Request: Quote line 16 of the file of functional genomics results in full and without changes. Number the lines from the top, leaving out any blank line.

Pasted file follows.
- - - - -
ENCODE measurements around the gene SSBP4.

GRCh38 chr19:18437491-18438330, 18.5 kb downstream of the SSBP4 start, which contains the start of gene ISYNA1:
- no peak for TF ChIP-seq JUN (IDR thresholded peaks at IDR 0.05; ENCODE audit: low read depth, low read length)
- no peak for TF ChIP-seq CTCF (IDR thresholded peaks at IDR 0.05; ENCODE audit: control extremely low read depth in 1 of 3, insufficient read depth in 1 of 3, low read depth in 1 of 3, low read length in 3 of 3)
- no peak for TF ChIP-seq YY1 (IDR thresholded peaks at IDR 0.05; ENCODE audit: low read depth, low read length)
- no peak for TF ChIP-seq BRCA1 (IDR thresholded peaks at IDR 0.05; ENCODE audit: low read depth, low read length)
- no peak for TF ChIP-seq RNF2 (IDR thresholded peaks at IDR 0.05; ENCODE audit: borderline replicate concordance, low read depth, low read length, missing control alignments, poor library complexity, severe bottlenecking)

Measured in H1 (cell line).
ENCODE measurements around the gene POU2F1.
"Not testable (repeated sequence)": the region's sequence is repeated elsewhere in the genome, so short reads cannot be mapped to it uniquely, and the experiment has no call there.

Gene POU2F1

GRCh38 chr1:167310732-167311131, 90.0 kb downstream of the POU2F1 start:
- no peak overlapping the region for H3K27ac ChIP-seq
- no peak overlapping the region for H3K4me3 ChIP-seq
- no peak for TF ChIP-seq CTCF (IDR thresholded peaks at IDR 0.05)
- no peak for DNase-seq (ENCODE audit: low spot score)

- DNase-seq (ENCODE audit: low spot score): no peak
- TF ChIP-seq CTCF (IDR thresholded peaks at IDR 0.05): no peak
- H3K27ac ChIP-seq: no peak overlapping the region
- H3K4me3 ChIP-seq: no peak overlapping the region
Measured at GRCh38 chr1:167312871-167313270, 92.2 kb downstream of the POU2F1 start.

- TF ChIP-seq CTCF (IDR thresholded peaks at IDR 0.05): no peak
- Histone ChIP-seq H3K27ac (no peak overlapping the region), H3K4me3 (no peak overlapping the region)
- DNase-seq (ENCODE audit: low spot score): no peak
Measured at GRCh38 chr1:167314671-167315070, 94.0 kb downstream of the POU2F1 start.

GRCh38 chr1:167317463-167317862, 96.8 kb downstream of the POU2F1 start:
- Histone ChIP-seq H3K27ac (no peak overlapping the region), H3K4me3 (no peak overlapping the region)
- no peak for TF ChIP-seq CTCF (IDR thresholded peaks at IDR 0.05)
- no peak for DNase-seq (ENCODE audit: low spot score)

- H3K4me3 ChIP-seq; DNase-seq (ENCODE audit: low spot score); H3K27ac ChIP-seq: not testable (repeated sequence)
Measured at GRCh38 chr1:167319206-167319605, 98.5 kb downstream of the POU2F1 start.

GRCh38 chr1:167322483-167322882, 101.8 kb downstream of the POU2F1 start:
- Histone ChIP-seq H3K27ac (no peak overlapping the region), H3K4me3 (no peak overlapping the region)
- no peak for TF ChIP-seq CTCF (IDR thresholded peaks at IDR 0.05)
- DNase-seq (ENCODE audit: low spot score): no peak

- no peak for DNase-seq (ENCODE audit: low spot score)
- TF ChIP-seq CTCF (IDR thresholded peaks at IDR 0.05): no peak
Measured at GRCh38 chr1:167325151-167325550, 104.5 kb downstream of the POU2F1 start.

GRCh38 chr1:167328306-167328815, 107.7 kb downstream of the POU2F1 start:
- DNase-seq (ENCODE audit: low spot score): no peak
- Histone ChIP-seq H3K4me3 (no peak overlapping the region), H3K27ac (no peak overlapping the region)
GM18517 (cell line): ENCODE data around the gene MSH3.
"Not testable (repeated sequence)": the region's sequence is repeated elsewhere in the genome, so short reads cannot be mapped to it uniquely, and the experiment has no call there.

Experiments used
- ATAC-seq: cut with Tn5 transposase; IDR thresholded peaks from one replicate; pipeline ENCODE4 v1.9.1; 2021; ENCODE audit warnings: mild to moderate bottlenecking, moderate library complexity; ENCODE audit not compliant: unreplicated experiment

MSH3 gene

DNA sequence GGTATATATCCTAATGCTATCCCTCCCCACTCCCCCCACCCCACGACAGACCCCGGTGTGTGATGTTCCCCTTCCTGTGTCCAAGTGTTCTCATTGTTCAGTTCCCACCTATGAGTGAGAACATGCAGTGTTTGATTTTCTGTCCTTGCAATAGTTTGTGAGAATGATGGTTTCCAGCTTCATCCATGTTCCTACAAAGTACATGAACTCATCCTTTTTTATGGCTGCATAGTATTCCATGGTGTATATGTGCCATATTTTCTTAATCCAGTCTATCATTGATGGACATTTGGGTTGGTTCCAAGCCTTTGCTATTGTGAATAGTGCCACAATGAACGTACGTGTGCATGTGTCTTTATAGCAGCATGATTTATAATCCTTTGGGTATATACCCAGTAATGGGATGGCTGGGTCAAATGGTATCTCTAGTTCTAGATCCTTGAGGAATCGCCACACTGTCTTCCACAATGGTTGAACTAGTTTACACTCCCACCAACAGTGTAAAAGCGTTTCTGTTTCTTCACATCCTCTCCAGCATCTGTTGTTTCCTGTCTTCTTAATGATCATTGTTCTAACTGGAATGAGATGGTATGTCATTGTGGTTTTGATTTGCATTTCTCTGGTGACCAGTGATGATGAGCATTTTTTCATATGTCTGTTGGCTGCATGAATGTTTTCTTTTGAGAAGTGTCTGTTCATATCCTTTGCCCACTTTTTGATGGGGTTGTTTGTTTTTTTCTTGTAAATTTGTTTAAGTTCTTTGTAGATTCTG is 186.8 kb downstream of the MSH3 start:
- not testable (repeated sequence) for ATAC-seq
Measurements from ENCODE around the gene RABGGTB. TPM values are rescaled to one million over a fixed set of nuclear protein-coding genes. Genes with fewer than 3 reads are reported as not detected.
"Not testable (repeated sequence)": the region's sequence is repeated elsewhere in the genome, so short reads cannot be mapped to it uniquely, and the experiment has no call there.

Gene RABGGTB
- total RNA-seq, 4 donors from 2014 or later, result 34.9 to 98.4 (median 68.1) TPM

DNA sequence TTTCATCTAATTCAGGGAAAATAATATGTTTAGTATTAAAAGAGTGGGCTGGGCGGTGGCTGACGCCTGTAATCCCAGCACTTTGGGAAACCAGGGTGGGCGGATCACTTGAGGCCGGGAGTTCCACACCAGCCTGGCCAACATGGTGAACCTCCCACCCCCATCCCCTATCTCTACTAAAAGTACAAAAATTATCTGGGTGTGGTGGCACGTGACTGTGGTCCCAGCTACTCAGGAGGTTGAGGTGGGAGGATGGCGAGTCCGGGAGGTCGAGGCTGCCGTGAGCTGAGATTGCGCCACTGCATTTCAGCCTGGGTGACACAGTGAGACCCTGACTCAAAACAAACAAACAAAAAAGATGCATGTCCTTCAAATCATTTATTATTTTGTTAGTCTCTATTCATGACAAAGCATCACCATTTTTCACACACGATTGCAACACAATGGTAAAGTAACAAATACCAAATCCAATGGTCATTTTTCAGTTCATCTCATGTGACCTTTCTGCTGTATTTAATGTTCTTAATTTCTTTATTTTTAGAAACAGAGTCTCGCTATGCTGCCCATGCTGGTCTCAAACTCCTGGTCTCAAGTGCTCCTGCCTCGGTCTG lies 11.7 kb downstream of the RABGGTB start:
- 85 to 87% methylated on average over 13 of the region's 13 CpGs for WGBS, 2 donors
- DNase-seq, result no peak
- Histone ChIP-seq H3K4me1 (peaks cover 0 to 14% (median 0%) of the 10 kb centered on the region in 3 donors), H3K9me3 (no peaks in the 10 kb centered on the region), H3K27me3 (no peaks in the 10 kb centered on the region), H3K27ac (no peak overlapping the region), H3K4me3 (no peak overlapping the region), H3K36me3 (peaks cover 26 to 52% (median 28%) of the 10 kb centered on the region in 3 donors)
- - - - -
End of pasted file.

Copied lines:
- no peak for DNase-seq (ENCODE audit: low spot score)